Just to keep things interesting…
April 8, 2009
Baristas involved in coffee competitions, if they have some experience and want to do well, usually have a good deal of their routine set well ahead of the actual comp. Signature drink, talking points, Espresso, special equipment, etc… Most have this all hashed out by regionals and if not by then they are almost certainly there by nationals. Every once in awhile though, there is some little detail that creeps up a week or so before the competition that you just cant help but fiddle with in the hopes of making the whole thing a little better. For me, two weeks before the great lakes that “little detail” was my sig drink. The one I spent the month previous developing was tossed outright and the one that carried all the way through nationals was born. Apparently I just get antsy in anticipation of these things because last week I found myself in the middle of another inspired moment. The “little detail” I have changed this time is my coffee… ummmm… yeah. As for my beloved Bolivia that I had held onto so dearly despite what everyone said, like the girl with the tattoos and piercings that you bring home and your parents just don’t approve of… I have moved on. I still have a deep affection for the coffee (and for girls with tattoos and piercings), I just came across one that I could not say no to last week and now have to figure out how to make it work.
Boy meets Rwanda…
The coffee landed in our roasting works on Thursday 3/26. I knew slim to nothing about it other than it wouldn’t hurt to at least taste a roast. Our guys roasted a batch the next Monday. I came into the works and before I even made it into the lab 3 people stopped to asked if I had taste the Rwanada with giddy/shocked looks in their eyes. I began to get nervous and excited at the same time. I had a week turn around time between my regional and the US comp where I needed to make some big changes and that definitely kept me off balance. Switching coffee at this point would be forcing a revamp of much of the set. Add to that the fact that this coffee is from Rwanda, an origin known to have an issue with the dreaded potato defect… For those that don’t know, coffee from Rwanda, Burundi, Uganda and some other areas in Africa suffer from airborne bacteria that is introduced to the coffee cherry once it has been attacked by a bug. This bacteria then causes the coffee to smell and taste of potato in a very bad way. It is virtually undectable until you grind the bean and release the aroma, and certainly once it has been brewed. Using it as a coffee would pretty much be a competition version of Russian roulette, the defect could be in any bean in my hopper. For that reason I was pretty much dead set against this coffee as an option from the second I heard it mentioned. I dialed in the Bolivia at two different levels that had been tasting good that week and they were doing their standard thing, juicy, berry like acidity, green grape, fig… I then tried a Brazil that came in with the Rwanda, it was an excellent espresso but just not as full of character as the Bolivia. I then moved onto the Rwanda. Wow… If there is such a thing as love at first sight, I experienced it that day. This coffee as an espresso has a level of complexity and clarity that is simply fantastic. It has that really big red fruit that I would sometimes get from the Bolivia but in this it was consitant, cleaner and filled out with so many other flavors. The mouth feel was also unique. It has a definite presence but is not heavy, more so velvety and slick. The crema was even fantastic from the get go. After sampling it out to a few folks it was decided and there was no going back. I ran through close to 5 lbs that day trying different parameters to get a feel for it and yes, I did have two “potato pucks”. I was able to catch them right at the grinder however and avoid them getting into a cup. A bit scary but believe me when I say this coffee is worth the risk.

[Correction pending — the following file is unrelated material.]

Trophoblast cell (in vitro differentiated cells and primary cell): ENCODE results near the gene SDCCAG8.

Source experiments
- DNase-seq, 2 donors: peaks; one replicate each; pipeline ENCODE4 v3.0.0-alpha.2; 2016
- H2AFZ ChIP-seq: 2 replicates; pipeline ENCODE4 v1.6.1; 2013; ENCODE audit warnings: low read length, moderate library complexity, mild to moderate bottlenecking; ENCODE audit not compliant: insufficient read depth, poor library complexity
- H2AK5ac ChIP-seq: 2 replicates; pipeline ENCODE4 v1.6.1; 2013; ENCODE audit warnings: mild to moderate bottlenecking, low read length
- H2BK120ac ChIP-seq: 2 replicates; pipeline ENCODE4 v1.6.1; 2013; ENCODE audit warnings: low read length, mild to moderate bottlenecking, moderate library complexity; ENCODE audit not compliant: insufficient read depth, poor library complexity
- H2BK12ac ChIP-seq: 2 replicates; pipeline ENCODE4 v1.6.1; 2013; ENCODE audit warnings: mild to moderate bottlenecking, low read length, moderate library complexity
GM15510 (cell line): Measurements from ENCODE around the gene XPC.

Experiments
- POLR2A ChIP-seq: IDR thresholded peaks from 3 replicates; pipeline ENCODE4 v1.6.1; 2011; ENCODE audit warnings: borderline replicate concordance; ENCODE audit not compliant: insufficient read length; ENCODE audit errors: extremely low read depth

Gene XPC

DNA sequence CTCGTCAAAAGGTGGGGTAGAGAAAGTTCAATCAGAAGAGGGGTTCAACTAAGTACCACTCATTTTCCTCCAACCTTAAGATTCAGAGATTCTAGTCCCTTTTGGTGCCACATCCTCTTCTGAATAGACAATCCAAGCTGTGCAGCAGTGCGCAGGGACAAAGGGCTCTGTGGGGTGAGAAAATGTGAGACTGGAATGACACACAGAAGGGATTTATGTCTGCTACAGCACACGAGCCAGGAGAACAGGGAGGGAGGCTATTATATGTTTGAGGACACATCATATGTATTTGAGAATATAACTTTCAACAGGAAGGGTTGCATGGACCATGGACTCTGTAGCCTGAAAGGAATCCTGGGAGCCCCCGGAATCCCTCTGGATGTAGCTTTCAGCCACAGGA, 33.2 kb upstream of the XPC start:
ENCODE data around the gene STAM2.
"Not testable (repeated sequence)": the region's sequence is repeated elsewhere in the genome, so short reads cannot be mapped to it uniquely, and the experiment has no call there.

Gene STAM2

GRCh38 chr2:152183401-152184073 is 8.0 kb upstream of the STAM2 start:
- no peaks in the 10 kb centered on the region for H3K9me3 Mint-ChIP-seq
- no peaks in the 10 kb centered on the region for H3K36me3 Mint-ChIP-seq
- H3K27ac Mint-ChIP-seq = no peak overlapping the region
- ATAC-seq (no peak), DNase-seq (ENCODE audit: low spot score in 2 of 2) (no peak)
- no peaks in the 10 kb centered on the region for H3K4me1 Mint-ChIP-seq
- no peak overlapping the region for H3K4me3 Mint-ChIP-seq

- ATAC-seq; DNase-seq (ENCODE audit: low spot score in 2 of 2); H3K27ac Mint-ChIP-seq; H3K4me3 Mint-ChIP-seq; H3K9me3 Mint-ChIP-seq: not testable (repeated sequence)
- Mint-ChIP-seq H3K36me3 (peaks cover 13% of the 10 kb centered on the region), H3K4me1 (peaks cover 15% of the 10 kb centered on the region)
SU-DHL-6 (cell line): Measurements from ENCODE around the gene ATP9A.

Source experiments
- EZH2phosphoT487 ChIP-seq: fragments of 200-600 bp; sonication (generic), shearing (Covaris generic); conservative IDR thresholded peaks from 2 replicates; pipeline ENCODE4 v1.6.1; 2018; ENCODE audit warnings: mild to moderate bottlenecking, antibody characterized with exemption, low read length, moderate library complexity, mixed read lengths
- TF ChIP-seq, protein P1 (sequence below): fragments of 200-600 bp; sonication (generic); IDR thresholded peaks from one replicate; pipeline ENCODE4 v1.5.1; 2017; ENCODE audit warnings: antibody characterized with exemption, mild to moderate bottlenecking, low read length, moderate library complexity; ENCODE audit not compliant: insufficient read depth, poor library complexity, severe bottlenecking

A bit of information about the coffee itself. It is a small lot of a washed Bourbon that comes from the Maraba co-op in Rwanda. The full name of this co-op is Abahuzamugambi Ba Kawa which roughly translates into “ together we work the coffee” (awesome…). They are tied to the very beginning of the Pearl project in Rwanda that helped groups of farmers start to really focus on increasing the quality of their coffee. This co-op in particular holds the honor of building the first modern washing station in Rwanda. This lot comes from their Sovu washing station in the southern province and district of Huye. Our green buyer Geoff Watts has been part of some amazing work in Rwanda and could have talked to me for hours about how far not just the origin but this particular group pf farmers has come in the last several years. The washing station is immaculate and the level of care they put into the processing is high. It feels great to be able to be a part of the story of success that this group is by getting to use their coffee on the global stage that is the WBC.
So yeah, with two weeks left I decided to replace the engine driving this whole mess forward. It feels risky to make this big of a change now and begin using a coffee that has time bombs hidden inside, but believe me when I say it is worth it. I rarely have gut instincts tell me to do something so decisively as this. Now lets just keep our fingers crossed.